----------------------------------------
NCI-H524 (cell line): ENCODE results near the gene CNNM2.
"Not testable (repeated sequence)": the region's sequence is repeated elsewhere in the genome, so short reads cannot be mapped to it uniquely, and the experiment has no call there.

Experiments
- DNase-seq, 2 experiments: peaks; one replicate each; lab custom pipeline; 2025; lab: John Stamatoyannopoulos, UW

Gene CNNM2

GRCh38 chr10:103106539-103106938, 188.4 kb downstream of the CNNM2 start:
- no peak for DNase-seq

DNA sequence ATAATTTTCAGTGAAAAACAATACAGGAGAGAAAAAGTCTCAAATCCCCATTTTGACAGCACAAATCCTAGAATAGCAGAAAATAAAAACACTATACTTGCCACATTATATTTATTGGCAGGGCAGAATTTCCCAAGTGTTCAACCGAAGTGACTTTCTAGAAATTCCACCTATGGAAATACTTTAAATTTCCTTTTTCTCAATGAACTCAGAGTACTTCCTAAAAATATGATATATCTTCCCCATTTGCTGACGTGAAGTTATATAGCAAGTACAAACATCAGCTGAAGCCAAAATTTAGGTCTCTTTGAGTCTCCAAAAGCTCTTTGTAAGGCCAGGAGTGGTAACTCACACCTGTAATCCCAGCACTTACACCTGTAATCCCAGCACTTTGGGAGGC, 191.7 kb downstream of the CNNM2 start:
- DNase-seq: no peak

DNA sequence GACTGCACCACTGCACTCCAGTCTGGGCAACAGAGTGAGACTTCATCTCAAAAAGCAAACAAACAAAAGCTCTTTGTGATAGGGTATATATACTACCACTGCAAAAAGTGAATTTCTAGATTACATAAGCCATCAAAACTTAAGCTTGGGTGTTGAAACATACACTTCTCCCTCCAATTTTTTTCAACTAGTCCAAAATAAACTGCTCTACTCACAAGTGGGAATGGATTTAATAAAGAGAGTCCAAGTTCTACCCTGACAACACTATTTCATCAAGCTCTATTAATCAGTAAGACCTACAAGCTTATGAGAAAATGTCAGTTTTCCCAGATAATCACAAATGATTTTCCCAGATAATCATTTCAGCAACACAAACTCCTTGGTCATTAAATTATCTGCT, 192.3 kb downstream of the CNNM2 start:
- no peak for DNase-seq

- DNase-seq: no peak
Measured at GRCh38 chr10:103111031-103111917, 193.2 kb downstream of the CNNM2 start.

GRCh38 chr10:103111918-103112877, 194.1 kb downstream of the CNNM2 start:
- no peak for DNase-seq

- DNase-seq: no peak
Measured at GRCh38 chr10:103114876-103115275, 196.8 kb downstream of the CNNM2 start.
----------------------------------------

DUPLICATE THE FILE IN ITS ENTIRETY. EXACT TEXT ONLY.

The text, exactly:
NCI-H524 (cell line): ENCODE results near the gene CNNM2.
"Not testable (repeated sequence)": the region's sequence is repeated elsewhere in the genome, so short reads cannot be mapped to it uniquely, and the experiment has no call there.

Experiments
- DNase-seq, 2 experiments: peaks; one replicate each; lab custom pipeline; 2025; lab: John Stamatoyannopoulos, UW

Gene CNNM2

GRCh38 chr10:103106539-103106938, 188.4 kb downstream of the CNNM2 start:
- no peak for DNase-seq

DNA sequence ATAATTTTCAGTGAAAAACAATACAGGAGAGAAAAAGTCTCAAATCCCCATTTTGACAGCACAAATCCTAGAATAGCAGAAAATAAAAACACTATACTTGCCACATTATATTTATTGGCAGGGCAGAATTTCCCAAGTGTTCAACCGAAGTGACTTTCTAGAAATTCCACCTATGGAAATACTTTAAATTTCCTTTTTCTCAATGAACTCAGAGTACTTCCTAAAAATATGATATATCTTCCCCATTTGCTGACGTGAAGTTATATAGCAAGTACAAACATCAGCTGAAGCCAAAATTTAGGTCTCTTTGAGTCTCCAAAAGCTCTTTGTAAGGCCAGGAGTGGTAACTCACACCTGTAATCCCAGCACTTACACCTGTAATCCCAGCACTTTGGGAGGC, 191.7 kb downstream of the CNNM2 start:
- DNase-seq: no peak

DNA sequence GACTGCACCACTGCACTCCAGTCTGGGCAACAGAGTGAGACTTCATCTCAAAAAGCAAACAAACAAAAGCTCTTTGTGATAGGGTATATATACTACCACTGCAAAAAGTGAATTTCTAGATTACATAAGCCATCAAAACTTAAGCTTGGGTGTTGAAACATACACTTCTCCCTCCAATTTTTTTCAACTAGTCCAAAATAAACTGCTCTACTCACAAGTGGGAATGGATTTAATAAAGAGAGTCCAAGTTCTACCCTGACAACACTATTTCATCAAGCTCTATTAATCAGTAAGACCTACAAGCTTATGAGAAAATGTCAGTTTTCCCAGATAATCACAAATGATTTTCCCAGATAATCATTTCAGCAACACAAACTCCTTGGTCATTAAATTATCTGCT, 192.3 kb downstream of the CNNM2 start:
- no peak for DNase-seq

- DNase-seq: no peak
Measured at GRCh38 chr10:103111031-103111917, 193.2 kb downstream of the CNNM2 start.

GRCh38 chr10:103111918-103112877, 194.1 kb downstream of the CNNM2 start:
- no peak for DNase-seq

- DNase-seq: no peak
Measured at GRCh38 chr10:103114876-103115275, 196.8 kb downstream of the CNNM2 start.